An order of arachnids having an elongated body and a narrow segmented tail bearing a venomous sting at the tip.
(SSN-589: displacement 3,075 (surfaced), 3,500 (submerged); length 251 feet 9 inches; beam 31 feet 7 inches; speed 20+ knots; complement 99; armament 6 torpedo tubes; class Skipjack)
The sixth Scorpion (SSN-589) was laid down on 20 August 1958 by the Electric Boat Division, General Dynamics Corp., Groton, Conn.; launched on 19 December 1959; sponsored by Mrs. Elizabeth S. Morrison; and commissioned on 29 July 1960, Comdr. Norman B. Bessac in command.
Assigned to Submarine Squadron 6, Division 62, Scorpion departed New London, Conn., on 24 August for a two-month deployment in European waters. During that period, she participated in exercises with units of the 6th Fleet and of other NATO [North Atlantic Treaty Organization] navies. After returning to New England in late October, she trained along the eastern seaboard until May 1961, then crossed the Atlantic again for operations which took her into the summer. On 9 August, she returned to New London and, a month later, shifted to Norfolk, Va.
With Norfolk her home port for the remainder of her career, Scorpion specialized in the development of nuclear submarine warfare tactics. Varying her role from hunter to hunted, she participated in exercises which ranged along the Atlantic coast and in the Bermuda and Puerto Rican operating areas; then, from June 1963 to May 1964, she interrupted her operations for an overhaul at Charleston, S.C. Resuming duty off the eastern seaboard in late spring, she again interrupted that duty from 4 August to 8 October to make a transatlantic patrol. In the spring of 1965, she conducted a similar patrol in European waters.
During the late winter and early spring of 1966, and again in the fall, she was deployed for special operations. Following the completion of those assignments, her commanding officer received the Navy Commendation Medal for outstanding leadership, foresight, and professional skill. Other Scorpion officers and men were cited for meritorious achievement.
On 1 February 1967, Scorpion entered the Norfolk Naval Shipyard for another extended overhaul. In late October, she commenced refresher training and weapons system acceptance tests. Following type training out of Norfolk, she got underway on 15 February 1968 for a Mediterranean deployment. She operated with the 6th Fleet, into May, and then headed west for home. On 21 May, she indicated her position to be about 50 miles south of the Azores. Six days later, she was reported overdue at Norfolk.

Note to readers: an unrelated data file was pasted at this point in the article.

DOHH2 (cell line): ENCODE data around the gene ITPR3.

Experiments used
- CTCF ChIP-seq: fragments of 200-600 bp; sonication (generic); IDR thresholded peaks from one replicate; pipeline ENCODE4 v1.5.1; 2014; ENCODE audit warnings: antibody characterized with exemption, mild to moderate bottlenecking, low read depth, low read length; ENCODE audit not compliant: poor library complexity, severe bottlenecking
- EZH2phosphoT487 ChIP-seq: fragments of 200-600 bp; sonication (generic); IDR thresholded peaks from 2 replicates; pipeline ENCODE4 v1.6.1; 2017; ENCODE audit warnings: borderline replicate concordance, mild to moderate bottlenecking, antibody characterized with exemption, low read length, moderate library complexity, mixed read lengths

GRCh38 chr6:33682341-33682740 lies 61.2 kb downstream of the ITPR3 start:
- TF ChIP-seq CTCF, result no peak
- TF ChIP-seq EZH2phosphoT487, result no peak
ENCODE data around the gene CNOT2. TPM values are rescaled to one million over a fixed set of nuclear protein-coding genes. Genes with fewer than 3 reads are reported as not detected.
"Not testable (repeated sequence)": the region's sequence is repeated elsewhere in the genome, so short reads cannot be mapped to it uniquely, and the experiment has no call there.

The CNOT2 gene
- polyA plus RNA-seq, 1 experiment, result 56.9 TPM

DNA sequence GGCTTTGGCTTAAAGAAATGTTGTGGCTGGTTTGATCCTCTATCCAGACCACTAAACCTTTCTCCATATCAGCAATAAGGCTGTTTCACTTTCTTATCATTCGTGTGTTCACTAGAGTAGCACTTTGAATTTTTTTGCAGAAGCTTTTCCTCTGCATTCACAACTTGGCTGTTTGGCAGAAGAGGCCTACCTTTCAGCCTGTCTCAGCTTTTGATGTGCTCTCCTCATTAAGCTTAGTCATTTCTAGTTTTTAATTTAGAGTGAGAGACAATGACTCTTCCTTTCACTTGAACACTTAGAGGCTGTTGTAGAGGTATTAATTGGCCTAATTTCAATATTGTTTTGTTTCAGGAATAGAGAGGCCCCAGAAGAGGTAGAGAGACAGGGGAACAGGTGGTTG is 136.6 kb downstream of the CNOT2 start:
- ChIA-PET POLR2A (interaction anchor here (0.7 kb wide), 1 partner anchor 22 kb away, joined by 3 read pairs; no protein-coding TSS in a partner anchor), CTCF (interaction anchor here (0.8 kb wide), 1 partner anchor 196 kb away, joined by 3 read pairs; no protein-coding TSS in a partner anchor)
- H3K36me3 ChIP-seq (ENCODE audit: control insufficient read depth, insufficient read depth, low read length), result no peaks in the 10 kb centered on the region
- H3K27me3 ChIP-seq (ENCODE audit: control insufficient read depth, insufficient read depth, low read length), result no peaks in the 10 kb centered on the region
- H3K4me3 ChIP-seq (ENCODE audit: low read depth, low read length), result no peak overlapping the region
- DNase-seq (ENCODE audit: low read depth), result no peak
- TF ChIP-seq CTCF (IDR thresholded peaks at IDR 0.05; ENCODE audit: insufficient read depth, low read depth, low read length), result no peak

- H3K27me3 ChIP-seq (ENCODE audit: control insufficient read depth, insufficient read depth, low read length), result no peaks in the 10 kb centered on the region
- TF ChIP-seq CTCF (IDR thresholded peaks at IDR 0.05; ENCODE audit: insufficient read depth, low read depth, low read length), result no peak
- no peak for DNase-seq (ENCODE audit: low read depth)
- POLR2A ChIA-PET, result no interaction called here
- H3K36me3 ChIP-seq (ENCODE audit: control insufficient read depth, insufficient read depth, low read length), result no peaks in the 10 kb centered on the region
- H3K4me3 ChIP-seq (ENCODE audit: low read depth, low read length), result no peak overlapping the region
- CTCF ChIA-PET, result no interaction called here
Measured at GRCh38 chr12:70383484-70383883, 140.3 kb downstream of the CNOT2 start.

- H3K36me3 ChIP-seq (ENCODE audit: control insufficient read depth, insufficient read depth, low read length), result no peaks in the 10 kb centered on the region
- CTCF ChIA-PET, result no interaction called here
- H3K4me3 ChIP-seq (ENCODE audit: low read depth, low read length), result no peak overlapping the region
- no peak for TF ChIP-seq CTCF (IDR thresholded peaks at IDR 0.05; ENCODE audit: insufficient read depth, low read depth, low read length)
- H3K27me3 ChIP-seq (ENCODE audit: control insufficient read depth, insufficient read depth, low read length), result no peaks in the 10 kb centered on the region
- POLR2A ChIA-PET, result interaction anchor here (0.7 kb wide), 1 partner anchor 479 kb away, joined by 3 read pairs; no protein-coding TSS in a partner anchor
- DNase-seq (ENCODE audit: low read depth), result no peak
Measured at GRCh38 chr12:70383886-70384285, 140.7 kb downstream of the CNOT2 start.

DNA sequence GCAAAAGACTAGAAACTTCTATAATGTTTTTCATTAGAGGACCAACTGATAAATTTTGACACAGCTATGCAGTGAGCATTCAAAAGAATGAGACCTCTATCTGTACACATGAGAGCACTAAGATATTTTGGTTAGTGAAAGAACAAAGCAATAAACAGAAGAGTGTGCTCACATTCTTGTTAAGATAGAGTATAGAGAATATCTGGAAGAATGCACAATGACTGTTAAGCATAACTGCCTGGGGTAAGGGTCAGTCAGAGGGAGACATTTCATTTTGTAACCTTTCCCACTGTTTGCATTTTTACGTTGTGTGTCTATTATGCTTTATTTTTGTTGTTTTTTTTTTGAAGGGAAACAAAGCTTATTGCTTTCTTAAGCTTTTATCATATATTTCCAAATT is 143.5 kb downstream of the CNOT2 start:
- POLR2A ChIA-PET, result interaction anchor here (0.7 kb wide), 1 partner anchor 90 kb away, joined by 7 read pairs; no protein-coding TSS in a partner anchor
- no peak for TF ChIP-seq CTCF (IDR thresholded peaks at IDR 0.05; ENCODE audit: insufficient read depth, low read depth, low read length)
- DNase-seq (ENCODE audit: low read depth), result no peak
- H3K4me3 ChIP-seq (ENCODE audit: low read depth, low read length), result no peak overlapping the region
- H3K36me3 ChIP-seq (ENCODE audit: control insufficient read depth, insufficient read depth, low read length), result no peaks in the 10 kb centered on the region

A search was initiated, but, on 5 June, Scorpion and her crew were declared "presumed lost." Her name was struck from the Navy list on 30 June.
The search continued, however; and, at the end of October, the Navy's oceanographic research ship, Mizar (T-AGOR-11) located sections of Scorpion's hull in more than 10,000 feet of water about 400 miles southwest of the Azores. Subsequently, the Court of Inquiry was reconvened and other vessels, including the submersible Trieste were dispatched to the scene and collected a myriad of pictures and other data.
Although the cause of her loss is still not ascertainable, the most probable event was the inadvertent activation of the battery of a Mark 37 torpedo during a torpedo inspection. The torpedo, in a fully ready condition and without a propeller guard, then began a live "hot run" within the tube. Alternatively, the torpedo may have exploded in the tube owing to an uncontrollable fire in the torpedo room.
The explosion--recorded elsewhere as a very loud acoustic event--broke the boat into two major pieces, with the forward hull section, including the torpedo room and most of the operations compartment, creating one impact trench while the aft section, including the reactor compartment and engine room, created a second impact trench. The sail is detached and lies nearby in a large debris field.
Owing to the pressurized-water nuclear reactor in the engine room, deep ocean radiological monitoring operations were conducted in August and September 1986. The site had been previously monitored in 1968 and 1979 and none of the samples obtained showed any evidence of release of radioactivity.